Conceptualization, R.K. and M.B.; methodology, R.K. and M.B.; software, R.K. and H.J.; validation, R.K.; formal analysis, R.K., M.B. and A.C.; investigation, R.K.; resources, H.J., H.G.I. and A.C.; data curation, R.K. and A.C.; writing–original draft preparation, R.K.; writing–review and editing, R.K., A.C., M.B., H.G.I. and H.J.; visualization, R.K.; supervision, H.J.; project administration, H.G.I. and A.C.; funding acquisition, H.J. and H.G.I. All authors have read and agreed to the published version of the manuscript.


This work was supported by the King Abdullah University of Science and Technology within the OSR-2017-CRG6-3409.03 research grant, and the Croatian Science Foundation (project number DOK-01-2018).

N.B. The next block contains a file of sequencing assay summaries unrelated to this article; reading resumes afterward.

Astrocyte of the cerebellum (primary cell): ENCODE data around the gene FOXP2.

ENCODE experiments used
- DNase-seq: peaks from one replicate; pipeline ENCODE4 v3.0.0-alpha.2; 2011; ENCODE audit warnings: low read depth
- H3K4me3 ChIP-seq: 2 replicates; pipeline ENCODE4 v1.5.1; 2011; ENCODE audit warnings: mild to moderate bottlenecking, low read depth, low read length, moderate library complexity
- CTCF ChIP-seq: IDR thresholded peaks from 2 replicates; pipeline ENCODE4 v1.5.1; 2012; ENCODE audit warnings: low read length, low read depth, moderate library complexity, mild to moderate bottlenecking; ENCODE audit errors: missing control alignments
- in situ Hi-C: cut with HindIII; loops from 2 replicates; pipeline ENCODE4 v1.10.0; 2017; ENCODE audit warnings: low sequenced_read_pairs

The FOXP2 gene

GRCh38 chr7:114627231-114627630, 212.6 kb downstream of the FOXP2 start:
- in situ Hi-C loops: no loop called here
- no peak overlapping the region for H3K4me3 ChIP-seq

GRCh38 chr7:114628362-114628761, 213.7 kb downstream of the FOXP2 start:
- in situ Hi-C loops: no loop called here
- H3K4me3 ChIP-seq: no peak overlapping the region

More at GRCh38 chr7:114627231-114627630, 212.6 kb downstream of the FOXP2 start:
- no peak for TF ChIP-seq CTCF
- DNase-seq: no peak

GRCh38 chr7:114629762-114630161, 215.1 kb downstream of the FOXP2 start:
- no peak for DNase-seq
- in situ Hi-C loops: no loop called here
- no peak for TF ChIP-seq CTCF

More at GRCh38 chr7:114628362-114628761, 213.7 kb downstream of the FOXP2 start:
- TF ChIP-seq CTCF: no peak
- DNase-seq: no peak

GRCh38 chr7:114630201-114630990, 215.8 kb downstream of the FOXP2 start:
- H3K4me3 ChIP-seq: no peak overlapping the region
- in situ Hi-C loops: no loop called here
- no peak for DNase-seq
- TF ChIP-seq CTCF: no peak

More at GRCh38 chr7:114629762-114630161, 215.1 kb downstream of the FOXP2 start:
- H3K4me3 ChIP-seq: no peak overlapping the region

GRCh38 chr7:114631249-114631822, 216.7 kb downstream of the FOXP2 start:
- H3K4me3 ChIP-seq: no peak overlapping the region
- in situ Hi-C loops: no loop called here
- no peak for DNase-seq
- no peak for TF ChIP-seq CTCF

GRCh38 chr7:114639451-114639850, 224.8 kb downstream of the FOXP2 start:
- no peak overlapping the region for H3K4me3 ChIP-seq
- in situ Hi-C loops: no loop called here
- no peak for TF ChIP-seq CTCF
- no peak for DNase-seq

Conflicts of Interest

The authors declare no conflict of interest.


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Figure 1. Fuel injection flow-rate for the selected Mini-Sac nozzle.
Figure 1. Fuel injection flow-rate for the selected Mini-Sac nozzle.
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Figure 2. Computational domain.
Figure 2. Computational domain.
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Figure 3. Computational grids (and the corresponding number of cells) for the verification analysis.
Figure 3. Computational grids (and the corresponding number of cells) for the verification analysis.
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Figure 4. Sensitivity of the droplet size distribution to the selected number of droplet classes.
Figure 4. Sensitivity of the droplet size distribution to the selected number of droplet classes.
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Figure 5. Sensitivity of the spray penetration behavior to the selected number of droplet classes.